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ORIGINAL ARTICLE
Retrospective Analysis of Discrepancies in Malaria Diagnosis Based on Rapid Diagnostic Test Blood Smear in Japanese International Cooperation Agency Volunteers Dispatched to Sub-Sahara African Countries
1)Japan International Cooperation Agency, 2)Tokyo Medical University Hospital, 3)Toshima Hospital
Naoko SUZUKI1), Yasuko INOUE1), Izumi UNO1), Tomoko MIYAZAKI1), Yasutaka MIZUNO1)2), Hiromi HIROE1) & Hiroko SAGARA1)3)
(Received November 28, 2016)
(Accepted April 6, 2018)
Key words: malaria, Rapid Diagnostic Test (RDT), Sub-Saharan Africa, volunteer
Abstract

When diagnosis of malaria is made by the Japan Overseas Cooperation Volunteers (JOCV) in sub-Sahara African countries, we have sometimes noted discrepancies between the results of the malaria rapid diagnostic test (RDT) and the results of the microscopic examination of blood smears (Slide test).

Therefore, we retrospectively investigated the possible reasons for the occurrence of these discrepancies, in order to re-establish the health care measures for JOCV.

We analyzed the cases of 33 patients who were diagnosed as having malaria by JOCVs or local doctors, and for whom malaria treatment was started. For 22 out of 33 patients, both RDT and a Slide test were performed. The results of the tests were identical in 10 cases (45%) and not identical in 12 cases (55%).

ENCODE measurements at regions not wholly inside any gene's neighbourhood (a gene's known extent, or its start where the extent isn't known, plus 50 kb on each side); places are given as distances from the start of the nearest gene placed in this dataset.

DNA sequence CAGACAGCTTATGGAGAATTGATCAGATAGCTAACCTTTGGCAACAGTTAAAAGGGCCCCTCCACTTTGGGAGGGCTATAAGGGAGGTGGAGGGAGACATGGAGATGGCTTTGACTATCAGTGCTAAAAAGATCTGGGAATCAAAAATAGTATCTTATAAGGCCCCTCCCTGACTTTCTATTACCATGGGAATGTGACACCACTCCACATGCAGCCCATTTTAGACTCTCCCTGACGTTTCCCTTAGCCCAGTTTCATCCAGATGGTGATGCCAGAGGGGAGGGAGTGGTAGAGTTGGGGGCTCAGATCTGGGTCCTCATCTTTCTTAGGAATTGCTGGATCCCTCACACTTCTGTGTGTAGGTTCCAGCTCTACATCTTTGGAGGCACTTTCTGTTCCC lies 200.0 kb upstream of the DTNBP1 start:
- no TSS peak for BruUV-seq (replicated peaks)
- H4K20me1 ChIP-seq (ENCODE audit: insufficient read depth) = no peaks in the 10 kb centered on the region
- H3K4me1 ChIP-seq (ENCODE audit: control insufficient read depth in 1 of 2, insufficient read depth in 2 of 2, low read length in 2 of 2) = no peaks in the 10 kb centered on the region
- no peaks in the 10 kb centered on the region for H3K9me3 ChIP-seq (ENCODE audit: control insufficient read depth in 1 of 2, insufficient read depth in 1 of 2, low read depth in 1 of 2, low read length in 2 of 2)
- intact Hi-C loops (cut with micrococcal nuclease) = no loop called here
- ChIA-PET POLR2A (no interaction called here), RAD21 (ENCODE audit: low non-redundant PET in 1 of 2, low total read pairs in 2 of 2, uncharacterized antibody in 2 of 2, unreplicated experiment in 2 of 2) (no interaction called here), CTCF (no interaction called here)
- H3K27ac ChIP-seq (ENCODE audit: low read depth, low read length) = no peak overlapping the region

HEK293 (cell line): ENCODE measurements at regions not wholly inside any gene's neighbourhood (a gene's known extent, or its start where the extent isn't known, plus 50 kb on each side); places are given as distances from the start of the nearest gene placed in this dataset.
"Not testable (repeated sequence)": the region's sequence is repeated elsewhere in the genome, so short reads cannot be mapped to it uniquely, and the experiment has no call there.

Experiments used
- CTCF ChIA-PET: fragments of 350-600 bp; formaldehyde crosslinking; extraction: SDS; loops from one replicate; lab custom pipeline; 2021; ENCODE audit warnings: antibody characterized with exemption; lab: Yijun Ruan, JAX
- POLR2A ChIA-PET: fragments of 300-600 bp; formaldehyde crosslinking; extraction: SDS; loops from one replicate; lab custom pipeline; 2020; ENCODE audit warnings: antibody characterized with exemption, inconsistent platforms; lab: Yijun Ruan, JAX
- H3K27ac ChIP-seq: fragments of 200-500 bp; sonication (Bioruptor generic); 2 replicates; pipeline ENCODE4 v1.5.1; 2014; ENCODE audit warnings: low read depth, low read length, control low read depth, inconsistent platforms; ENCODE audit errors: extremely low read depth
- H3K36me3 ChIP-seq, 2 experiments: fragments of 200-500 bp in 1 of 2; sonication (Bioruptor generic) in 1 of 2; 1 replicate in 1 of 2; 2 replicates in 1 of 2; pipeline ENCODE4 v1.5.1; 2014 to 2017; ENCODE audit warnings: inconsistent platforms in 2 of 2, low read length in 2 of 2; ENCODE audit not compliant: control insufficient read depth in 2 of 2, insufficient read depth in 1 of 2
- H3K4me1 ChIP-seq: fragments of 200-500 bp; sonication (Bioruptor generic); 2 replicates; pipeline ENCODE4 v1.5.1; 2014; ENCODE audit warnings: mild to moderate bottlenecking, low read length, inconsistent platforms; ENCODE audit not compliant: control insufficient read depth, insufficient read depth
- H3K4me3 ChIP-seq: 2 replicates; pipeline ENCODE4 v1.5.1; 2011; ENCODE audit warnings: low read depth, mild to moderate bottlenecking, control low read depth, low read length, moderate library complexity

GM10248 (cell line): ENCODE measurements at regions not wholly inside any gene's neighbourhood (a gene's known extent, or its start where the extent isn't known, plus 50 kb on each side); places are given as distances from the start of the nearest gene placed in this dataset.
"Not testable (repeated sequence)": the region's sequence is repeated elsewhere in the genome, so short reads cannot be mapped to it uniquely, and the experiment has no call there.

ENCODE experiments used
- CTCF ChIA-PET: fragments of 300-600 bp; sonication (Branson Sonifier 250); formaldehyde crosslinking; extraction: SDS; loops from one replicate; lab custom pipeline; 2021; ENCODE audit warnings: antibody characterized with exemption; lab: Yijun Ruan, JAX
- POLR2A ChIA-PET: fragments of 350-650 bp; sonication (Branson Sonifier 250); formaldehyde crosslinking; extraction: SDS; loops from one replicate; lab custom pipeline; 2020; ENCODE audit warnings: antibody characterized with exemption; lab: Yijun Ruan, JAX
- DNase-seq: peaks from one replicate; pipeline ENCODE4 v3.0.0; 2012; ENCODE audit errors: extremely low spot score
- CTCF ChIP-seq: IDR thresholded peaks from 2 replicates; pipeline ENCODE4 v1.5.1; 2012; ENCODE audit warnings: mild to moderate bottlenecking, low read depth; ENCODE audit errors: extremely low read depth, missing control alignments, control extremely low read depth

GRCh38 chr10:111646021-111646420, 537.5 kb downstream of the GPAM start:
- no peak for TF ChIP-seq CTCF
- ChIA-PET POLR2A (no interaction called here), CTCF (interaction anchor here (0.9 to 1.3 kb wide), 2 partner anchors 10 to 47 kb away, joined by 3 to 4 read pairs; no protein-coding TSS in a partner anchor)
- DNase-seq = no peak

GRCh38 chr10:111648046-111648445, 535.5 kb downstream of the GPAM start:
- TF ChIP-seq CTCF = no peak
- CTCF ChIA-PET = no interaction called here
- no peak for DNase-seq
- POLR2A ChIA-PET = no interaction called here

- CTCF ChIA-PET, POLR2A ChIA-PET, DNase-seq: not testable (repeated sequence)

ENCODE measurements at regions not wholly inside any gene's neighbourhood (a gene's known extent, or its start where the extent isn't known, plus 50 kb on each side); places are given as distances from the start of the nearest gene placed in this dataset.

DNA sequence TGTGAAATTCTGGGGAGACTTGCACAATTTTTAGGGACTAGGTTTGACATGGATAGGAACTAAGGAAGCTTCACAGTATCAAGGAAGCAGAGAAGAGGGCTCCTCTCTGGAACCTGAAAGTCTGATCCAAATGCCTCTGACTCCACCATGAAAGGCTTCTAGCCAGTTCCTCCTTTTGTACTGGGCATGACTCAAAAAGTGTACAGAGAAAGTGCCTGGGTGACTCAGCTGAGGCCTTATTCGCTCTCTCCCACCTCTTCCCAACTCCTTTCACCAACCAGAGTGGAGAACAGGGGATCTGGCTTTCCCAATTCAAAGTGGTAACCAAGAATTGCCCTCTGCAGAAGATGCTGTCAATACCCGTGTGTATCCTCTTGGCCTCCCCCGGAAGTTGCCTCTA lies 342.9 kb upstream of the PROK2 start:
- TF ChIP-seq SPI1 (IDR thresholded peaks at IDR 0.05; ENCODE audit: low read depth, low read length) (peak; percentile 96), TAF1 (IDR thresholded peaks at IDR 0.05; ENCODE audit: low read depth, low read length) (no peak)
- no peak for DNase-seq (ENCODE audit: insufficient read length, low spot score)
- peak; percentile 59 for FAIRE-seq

Twenty-two out of 33 patients were given the final diagnosis of malaria by local or Japan International Corporation Agency physicians. The concordance rate between the final diagnosis and the test result was 96% in the RDT group and 80% in the Slide test group. Among 9 patients whose test results were RDT-positive and Slide test-negative, 6 had already started Emergency Standby Medicine before the Slide test was performed at the hospitals.

The slide test is the gold standard for malaria diagnosis, and RDT is regarded as a supplementary test in developed countries. However, the accuracy of RDT results is confirmed by the WHO based on comprehensive studies and is recommended for use in developing countries where medical resources are insufficient. The promotion of the use of RDT is strongly recommended for the health care of JOCVs employed in such areas.

[ Kansenshogaku Zasshi 92: 533-537, 2018 ]

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